fell and "skinned both knees". Ten to twelve days later she consulted a doctor and on March 15 was admitted to the hospital, discharged, April 3, 1965 and readmitted, May 8, 1965 and discharged, May 21, 1965. While in the hospital, she had undergone what is commonly known as a disc operation. During the summer of that year, she went to Europe and spent the better part of a month on a bus tour of Russia. The following October, she was in the hospital with another disc operation.

The plaintiff complains of the testimony of a Dr. Martin Blaker in that his opinion should have been excluded because he assumed in answer to a hypothetical question facts not supported by the record and based upon hospital records not in evidence.

In the hypothetical question answered by Dr. Blaker, he was asked to assume that the back pains commenced immediately after the fall. He then testified that in his opinion there was causal connection. He was then asked to assume that the back pains did not commence until approximately ten to twelve days after the fall. His answer was under such a state of facts there would be no causal connection.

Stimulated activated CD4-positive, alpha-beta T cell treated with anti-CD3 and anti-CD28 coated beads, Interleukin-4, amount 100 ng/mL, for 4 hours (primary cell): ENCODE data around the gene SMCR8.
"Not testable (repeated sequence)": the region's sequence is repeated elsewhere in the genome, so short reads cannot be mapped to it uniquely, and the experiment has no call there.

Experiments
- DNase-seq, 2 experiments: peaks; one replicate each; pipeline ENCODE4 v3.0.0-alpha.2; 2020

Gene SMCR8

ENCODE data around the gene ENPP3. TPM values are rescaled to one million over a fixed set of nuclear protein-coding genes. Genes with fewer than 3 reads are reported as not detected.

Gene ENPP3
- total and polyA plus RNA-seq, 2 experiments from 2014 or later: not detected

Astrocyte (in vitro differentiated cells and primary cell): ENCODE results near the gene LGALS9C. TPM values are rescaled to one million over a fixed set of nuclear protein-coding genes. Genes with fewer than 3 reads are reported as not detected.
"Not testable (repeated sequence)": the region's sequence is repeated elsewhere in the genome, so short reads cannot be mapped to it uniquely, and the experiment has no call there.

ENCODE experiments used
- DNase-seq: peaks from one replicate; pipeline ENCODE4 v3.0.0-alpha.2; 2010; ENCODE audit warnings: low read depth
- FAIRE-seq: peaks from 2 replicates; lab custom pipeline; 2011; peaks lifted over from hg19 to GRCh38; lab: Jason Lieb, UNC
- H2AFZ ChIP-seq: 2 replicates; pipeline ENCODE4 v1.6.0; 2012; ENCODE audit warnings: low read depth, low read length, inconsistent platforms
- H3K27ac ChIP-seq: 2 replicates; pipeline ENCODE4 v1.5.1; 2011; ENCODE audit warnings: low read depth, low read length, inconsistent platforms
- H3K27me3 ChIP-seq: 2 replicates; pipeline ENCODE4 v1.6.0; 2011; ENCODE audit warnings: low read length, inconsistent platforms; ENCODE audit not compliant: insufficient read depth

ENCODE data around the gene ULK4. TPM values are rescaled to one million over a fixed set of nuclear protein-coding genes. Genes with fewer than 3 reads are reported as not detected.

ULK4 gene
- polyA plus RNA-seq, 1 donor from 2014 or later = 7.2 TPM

The opinion medical testimony of the plaintiff was to the effect that her injuries were caused by the fall. The plaintiff vigorously contends that the above question was improper in that there was no substantive evidence that the plaintiff was free of pain for a period of ten to twelve days.

There was a conflict between what the plaintiff said in her deposition and her letter to the insurance adjuster and what she testified to at the trial. The deposition and the letter were not put in as part of the record but were used during cross-examination by the defendant. The court below said: "While we agree with plaintiff's counsel that the better procedure would have been for defense counsel to offer the deposition